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The theory has it that in the US people tend to voice intervocalic "T" like in writer sounding more or less like rider. My question is - how do Americans perceive voiceless pronunciation? (Not only in the word I used as an example) Does it sound how? Careful? British? Snobby? Regional?

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    It sounds foreign. It's not just British; all sorts of foreigners do it as well, and it's one of the indications I use for a foreign accent. One can ask the question of: if somebody just voiced intervocalic "t" and otherwise had a perfect American accent, where would they sound like they were from? I don't know; I suspect they'd just sound vaguely foreign to me. They certainly wouldn't sound British, as there are many other indicators of a British accent they'd be missing. – Peter Shor May 2 '14 at 22:08
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    Intervocalic alveolar flapping is common in English dialects (certainly it's the norm in American English). It only happens after a stressed vowel, before an unstressed syllable, and it neutralizes the phonation of /t/ and /d/; both are changed to a voiced tap [ɾ]. In some dialects the preceding stressed vowel is pronounced longer (i.e, it takes up to twice as long to pronounce it), and native speakers cue on the vowel length to distinguish writer ['rayɾɚ] from rider ['ra:yɾɚ]. – John Lawler May 3 '14 at 0:08
  • There's also often a slight difference in vowel quality (raising) between writer and rider. My native dialect has it, and I think Prof. Lawler's might too. – Bradd Szonye May 3 '14 at 0:15
  • OTH it can be fun to ask AE speakers to say water correctly. Most cannot pronounce the T ;-) – andy256 May 3 '14 at 1:44
  • Get them pissed off because you refuse to understand what they've asked for and they will enunciate very clearly: The WAH-TER you idiot... – Jim May 3 '14 at 4:17
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Of course, asking how it sounds from the worldwide English community, you are likely to receive a few different answers, so anything here will be highly subjective.

Coming from an Australian point of view, the use of depends on the richness of the accent. Certain areas of Sydney, for example, have stronger and more regional-sounding accents, which generally sound very casual and laid-back. If ever you listen to really rich Aussie accent, you would definitely NOT consider it 'careful', 'British' or 'snobbish'. If anything, it's lazy and my parents certainly called me up on it when I spoke that way as a child.

ADDITION:

Examples of lazy Australian pronunciation include 'rider' rather than 'writer' though with a soft 'd' sound - almost like 'rye-er', 'twenny' rather than 'twenty', dropping the 't' from words such as 'want', 'track-der' rather than 'tractor'...

In many ways, it's very similar to what you would find in American English pronunciation.

My parents regarded speaking in that way as lazy (they were both British-born) and, to be honest, it does sound lazy and a bit uncouth, especially from younger speakers. Others, however, think it's hilarious. It also depends a lot on the tone of the voice, as many Australian speaks can sound very nasal. So that side of things is very subjective.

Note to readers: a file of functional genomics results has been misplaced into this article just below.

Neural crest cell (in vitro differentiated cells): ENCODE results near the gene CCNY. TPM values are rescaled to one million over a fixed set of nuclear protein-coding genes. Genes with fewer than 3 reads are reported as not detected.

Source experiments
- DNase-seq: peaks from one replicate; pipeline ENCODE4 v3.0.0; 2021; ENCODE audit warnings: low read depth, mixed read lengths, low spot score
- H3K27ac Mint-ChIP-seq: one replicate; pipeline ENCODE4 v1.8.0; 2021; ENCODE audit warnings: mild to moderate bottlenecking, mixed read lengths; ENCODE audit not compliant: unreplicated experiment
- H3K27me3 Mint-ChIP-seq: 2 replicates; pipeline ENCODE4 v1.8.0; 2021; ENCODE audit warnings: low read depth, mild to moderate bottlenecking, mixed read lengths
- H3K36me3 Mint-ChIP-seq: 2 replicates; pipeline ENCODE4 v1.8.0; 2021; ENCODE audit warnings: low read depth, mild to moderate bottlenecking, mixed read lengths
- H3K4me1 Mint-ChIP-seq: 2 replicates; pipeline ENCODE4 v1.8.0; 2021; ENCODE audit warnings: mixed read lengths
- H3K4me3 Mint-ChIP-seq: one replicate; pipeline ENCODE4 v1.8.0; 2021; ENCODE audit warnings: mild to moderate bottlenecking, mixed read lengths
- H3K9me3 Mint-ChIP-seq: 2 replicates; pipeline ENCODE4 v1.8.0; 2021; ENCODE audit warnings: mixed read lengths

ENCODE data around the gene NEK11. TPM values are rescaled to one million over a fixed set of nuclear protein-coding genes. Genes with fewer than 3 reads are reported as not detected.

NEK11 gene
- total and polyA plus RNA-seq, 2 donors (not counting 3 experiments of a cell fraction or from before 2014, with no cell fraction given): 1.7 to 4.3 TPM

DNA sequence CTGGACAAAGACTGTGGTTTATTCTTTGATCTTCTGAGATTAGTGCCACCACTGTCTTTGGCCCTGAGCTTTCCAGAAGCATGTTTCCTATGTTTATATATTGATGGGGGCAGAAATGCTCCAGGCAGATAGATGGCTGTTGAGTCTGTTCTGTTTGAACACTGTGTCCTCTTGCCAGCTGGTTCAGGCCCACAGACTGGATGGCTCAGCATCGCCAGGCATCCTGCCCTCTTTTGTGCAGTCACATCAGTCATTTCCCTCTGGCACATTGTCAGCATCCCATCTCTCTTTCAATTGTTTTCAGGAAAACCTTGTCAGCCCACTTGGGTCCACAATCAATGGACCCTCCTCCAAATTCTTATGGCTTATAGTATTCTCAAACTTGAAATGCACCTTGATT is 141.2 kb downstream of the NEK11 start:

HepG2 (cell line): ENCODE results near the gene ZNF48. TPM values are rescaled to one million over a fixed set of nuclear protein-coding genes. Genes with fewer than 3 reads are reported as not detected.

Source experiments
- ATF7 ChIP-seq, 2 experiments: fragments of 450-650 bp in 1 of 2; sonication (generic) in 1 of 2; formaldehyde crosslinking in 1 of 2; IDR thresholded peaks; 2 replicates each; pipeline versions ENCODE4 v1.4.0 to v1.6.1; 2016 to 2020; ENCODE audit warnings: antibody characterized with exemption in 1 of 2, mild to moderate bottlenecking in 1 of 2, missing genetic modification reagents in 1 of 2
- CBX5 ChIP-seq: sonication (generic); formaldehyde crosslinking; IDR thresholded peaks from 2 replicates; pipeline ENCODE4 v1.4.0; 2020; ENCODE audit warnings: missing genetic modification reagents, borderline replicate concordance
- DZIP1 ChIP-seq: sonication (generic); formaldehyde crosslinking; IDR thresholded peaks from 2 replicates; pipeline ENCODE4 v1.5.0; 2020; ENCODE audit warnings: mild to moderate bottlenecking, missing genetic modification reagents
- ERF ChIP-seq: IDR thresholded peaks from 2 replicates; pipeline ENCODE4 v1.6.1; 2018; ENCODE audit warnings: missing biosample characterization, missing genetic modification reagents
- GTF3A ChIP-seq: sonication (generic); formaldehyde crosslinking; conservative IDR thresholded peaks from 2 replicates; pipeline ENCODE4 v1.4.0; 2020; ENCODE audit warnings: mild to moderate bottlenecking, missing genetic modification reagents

I used to work as a captioner (subtitler with sound effects included for the hearing impaired) and many words tripped me up when listening to American English speakers. The hardest to decipher was when an American was saying 'God' or 'guard'. I couldn't tell the difference at all! Had to rely on context alone. Not as easy as it sounds!

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  • You haven't mentioned anything about the 't' in your answer (this answer could work equally well for almost any question on this site). Could you tell us what exactly it is that you say and if different what you think a 'rich Aussie accent' says? What do your parents say for the 't'? Is the 't' voiced or voiceless? A puff of air afterwards or not? longer vowel before? Does the 't' sound a lot like a 'd'? – Mitch May 6 '14 at 0:53
  • Sorry, I ran away with myself. Examples of lazy Australian pronunciation include 'rider' rather than 'writer' though with a soft 'd' sound - almost like 'rye-er', 'twenny' rather than 'twenty', dropping the 't' from words such as 'want'... In many ways, it's very similar to what you would find in American English pronunciation. – Mogginson May 6 '14 at 2:27
  • My parents regarded speaking in that way as lazy (they were both British-born) and, to be honest, it does sound lazy and a bit uncouth, especially from younger speakers. Others, however, think it's hilarious. It also depends a lot on the tone of the voice, as many Australian speaks can sound very nasal. So that side of things is very subjective. Other words such as 'tractor' would be pronounced 'track-der', omitting that second 't' altogether for another sound! It's all over the place. – Mogginson May 6 '14 at 2:33
  • Mogginson: You can edit your answer to add all that. – Mitch May 6 '14 at 2:41
  • Most Americans have an "r" in guard (which you may not hear, being Australian) and no "r" in God. But the vowels are indeed the same, and the words are homophones for a New York accent. – Peter Shor May 6 '14 at 17:03

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